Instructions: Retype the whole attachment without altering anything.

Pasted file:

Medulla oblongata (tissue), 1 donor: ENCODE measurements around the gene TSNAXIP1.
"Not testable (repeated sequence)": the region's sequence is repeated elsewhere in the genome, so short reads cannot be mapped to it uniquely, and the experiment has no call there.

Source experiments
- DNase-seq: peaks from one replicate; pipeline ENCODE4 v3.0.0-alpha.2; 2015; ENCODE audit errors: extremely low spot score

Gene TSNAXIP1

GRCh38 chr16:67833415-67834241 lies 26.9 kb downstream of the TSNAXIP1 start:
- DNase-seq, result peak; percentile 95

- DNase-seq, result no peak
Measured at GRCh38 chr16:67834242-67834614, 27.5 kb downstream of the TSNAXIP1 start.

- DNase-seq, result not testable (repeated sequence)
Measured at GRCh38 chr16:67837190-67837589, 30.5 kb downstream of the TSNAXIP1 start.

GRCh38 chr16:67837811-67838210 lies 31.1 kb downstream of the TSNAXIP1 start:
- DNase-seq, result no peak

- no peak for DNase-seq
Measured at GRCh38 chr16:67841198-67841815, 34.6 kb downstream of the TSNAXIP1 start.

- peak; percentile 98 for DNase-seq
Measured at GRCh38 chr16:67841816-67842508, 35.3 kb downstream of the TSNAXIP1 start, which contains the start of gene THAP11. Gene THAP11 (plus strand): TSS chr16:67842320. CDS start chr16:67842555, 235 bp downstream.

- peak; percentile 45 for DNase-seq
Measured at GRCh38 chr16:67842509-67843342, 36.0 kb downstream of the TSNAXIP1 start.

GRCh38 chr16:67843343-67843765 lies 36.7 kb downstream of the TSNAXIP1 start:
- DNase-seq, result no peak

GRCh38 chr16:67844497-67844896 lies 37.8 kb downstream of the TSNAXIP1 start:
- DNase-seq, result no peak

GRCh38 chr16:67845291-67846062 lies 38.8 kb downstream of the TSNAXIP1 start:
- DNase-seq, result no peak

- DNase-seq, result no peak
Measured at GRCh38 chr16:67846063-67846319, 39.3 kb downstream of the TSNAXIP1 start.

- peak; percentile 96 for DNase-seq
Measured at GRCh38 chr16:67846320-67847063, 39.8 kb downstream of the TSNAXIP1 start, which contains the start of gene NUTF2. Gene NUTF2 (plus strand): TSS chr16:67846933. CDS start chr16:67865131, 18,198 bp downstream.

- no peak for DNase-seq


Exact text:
Medulla oblongata (tissue), 1 donor: ENCODE measurements around the gene TSNAXIP1.
"Not testable (repeated sequence)": the region's sequence is repeated elsewhere in the genome, so short reads cannot be mapped to it uniquely, and the experiment has no call there.

Source experiments
- DNase-seq: peaks from one replicate; pipeline ENCODE4 v3.0.0-alpha.2; 2015; ENCODE audit errors: extremely low spot score

Gene TSNAXIP1

GRCh38 chr16:67833415-67834241 lies 26.9 kb downstream of the TSNAXIP1 start:
- DNase-seq, result peak; percentile 95

- DNase-seq, result no peak
Measured at GRCh38 chr16:67834242-67834614, 27.5 kb downstream of the TSNAXIP1 start.

- DNase-seq, result not testable (repeated sequence)
Measured at GRCh38 chr16:67837190-67837589, 30.5 kb downstream of the TSNAXIP1 start.

GRCh38 chr16:67837811-67838210 lies 31.1 kb downstream of the TSNAXIP1 start:
- DNase-seq, result no peak

- no peak for DNase-seq
Measured at GRCh38 chr16:67841198-67841815, 34.6 kb downstream of the TSNAXIP1 start.

- peak; percentile 98 for DNase-seq
Measured at GRCh38 chr16:67841816-67842508, 35.3 kb downstream of the TSNAXIP1 start, which contains the start of gene THAP11. Gene THAP11 (plus strand): TSS chr16:67842320. CDS start chr16:67842555, 235 bp downstream.

- peak; percentile 45 for DNase-seq
Measured at GRCh38 chr16:67842509-67843342, 36.0 kb downstream of the TSNAXIP1 start.

GRCh38 chr16:67843343-67843765 lies 36.7 kb downstream of the TSNAXIP1 start:
- DNase-seq, result no peak

GRCh38 chr16:67844497-67844896 lies 37.8 kb downstream of the TSNAXIP1 start:
- DNase-seq, result no peak

GRCh38 chr16:67845291-67846062 lies 38.8 kb downstream of the TSNAXIP1 start:
- DNase-seq, result no peak

- DNase-seq, result no peak
Measured at GRCh38 chr16:67846063-67846319, 39.3 kb downstream of the TSNAXIP1 start.

- peak; percentile 96 for DNase-seq
Measured at GRCh38 chr16:67846320-67847063, 39.8 kb downstream of the TSNAXIP1 start, which contains the start of gene NUTF2. Gene NUTF2 (plus strand): TSS chr16:67846933. CDS start chr16:67865131, 18,198 bp downstream.

- no peak for DNase-seq